Chris Hedges, War is a Force That Gives Us Meaning
NewYork: Perseus Books, 2002
ISBN 1586480499

Page 84

The prospect of war is exciting. Many young men, schooled in the notion that war is the ultimate definition of manhood, that only in war will they be tested and proven, that they can discover their worth as human beings in battle, willingly join the great enterprise. The admiration of the crowd, the high-blown rhetoric, the chance to achieve the glory of the previous generation, the ideal of nobility beckon us forward. And people, ironically, enjoy righteous indignation and an object upon which to unleash their anger.

War usually starts with collective euphoria.

It is all the more startling that such fantasy is believed, given the impersonal slaughter of modern industrial warfare. I saw high explosives fired from huge distances in the Gulf War reduce battalions of Iraqis to scattered corpses. Iraqi soldiers were nothing more on the screens of sophisticated artillery pieces than little dots scurrying around like ants -- that is, until they were blasted away. Bombers dumped tons of iron fragmentation bombs on them.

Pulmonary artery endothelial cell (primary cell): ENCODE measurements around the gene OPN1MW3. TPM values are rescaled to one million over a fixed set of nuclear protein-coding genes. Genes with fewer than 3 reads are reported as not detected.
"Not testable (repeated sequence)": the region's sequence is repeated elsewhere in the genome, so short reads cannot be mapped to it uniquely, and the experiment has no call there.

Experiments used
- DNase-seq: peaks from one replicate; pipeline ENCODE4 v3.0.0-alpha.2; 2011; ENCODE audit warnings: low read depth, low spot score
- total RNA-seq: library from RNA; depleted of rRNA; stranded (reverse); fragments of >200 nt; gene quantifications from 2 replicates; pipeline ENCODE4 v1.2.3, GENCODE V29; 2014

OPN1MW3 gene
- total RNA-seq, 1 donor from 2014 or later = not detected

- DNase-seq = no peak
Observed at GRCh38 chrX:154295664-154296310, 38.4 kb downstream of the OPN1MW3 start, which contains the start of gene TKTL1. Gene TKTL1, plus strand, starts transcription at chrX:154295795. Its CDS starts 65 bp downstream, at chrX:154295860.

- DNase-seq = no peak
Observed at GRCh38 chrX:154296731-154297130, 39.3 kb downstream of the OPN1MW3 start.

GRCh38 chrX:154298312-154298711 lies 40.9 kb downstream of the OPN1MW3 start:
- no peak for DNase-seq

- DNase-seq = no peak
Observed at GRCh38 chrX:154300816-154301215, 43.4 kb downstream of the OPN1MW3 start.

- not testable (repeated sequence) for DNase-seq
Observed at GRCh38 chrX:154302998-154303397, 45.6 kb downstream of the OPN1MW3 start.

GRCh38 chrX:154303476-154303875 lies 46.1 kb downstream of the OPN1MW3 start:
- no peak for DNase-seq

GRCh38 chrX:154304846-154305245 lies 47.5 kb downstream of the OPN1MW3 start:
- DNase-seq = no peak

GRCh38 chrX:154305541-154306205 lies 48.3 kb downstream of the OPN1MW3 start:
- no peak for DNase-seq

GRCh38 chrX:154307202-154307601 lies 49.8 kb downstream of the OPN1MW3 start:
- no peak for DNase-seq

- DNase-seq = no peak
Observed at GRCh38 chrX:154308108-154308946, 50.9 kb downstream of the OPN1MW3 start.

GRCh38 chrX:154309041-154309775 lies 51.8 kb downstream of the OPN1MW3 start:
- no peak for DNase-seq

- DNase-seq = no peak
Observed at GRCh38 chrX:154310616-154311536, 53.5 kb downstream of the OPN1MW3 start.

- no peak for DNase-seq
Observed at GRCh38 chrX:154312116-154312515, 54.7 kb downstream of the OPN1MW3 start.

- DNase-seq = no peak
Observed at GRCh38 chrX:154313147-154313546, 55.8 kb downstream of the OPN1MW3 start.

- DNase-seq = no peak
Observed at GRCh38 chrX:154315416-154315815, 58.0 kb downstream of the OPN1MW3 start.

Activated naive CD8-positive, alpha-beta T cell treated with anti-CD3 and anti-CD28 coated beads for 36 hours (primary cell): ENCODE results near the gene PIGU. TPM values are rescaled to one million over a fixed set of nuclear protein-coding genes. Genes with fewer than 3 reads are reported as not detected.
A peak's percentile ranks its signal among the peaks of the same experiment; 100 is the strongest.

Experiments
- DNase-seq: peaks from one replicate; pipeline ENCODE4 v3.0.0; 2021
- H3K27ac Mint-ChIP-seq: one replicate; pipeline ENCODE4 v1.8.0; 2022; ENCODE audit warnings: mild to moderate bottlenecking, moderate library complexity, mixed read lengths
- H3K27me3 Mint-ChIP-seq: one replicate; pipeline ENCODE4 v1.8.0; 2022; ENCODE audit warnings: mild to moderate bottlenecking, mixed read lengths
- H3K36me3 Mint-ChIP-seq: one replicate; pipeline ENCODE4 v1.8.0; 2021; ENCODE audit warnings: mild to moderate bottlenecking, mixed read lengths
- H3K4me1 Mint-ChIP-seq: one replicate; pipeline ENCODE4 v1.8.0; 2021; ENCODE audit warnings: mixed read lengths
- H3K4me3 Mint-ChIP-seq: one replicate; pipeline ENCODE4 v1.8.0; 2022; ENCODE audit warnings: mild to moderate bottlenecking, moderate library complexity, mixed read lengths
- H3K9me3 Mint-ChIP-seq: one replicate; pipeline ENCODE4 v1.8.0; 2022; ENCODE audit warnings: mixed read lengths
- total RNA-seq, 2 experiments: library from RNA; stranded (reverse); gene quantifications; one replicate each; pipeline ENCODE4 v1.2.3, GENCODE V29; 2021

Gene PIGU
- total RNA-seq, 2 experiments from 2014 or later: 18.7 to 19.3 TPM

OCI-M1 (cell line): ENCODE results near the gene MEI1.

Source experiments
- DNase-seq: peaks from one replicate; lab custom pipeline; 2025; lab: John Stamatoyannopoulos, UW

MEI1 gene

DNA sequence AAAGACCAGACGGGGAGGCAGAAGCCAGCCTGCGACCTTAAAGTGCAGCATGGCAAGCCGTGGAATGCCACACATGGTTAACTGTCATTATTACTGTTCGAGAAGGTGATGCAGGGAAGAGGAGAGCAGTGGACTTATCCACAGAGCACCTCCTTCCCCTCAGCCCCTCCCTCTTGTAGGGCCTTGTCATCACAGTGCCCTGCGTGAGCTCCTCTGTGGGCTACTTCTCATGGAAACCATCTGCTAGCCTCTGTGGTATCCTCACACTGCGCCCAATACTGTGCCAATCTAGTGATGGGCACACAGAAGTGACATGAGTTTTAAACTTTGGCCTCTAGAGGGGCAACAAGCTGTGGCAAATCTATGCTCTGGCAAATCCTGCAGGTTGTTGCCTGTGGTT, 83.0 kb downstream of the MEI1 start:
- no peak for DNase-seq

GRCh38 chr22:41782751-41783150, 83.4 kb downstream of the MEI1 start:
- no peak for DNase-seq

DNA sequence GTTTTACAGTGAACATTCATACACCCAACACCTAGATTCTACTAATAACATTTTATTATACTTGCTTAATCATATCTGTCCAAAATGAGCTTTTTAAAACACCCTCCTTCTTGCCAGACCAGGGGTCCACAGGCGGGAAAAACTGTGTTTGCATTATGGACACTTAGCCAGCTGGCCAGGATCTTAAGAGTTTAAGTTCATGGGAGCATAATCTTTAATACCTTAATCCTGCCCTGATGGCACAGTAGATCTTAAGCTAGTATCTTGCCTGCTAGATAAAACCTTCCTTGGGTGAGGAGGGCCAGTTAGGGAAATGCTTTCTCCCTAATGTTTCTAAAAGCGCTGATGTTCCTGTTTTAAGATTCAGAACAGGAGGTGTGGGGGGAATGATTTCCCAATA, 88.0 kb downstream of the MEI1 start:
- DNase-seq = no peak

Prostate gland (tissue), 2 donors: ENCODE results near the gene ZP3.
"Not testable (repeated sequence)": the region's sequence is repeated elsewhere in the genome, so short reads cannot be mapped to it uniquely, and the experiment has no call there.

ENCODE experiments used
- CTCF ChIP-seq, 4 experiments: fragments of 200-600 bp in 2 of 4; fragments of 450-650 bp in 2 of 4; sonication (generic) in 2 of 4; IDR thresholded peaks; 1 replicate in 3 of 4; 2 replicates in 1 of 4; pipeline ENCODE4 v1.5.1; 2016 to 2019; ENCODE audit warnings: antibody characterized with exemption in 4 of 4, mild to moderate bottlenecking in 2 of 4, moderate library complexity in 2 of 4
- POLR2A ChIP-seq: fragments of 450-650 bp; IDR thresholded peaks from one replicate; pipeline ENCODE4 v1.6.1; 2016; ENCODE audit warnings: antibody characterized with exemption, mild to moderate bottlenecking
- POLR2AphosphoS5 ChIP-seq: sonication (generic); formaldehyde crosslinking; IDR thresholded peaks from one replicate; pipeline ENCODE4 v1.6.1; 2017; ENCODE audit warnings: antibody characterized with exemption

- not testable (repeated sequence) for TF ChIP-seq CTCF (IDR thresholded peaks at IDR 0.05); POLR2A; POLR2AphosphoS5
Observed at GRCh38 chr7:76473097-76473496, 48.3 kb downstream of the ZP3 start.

Our tanks, which could outdistance their Soviet-built counterparts, blew Iraqi armored units to a standstill. Helicopters hovered above units like angels of death in the sky. Here there was no pillage, no warlords, no collapse of unit discipline, but the cold and brutal efficiency of industrial warfare waged by well-trained and highly organized professional soldiers. It was a potent reminder why most European states and American live in such opulence and determine the fate of so many others.

We equip and train the most efficient killers on the planet.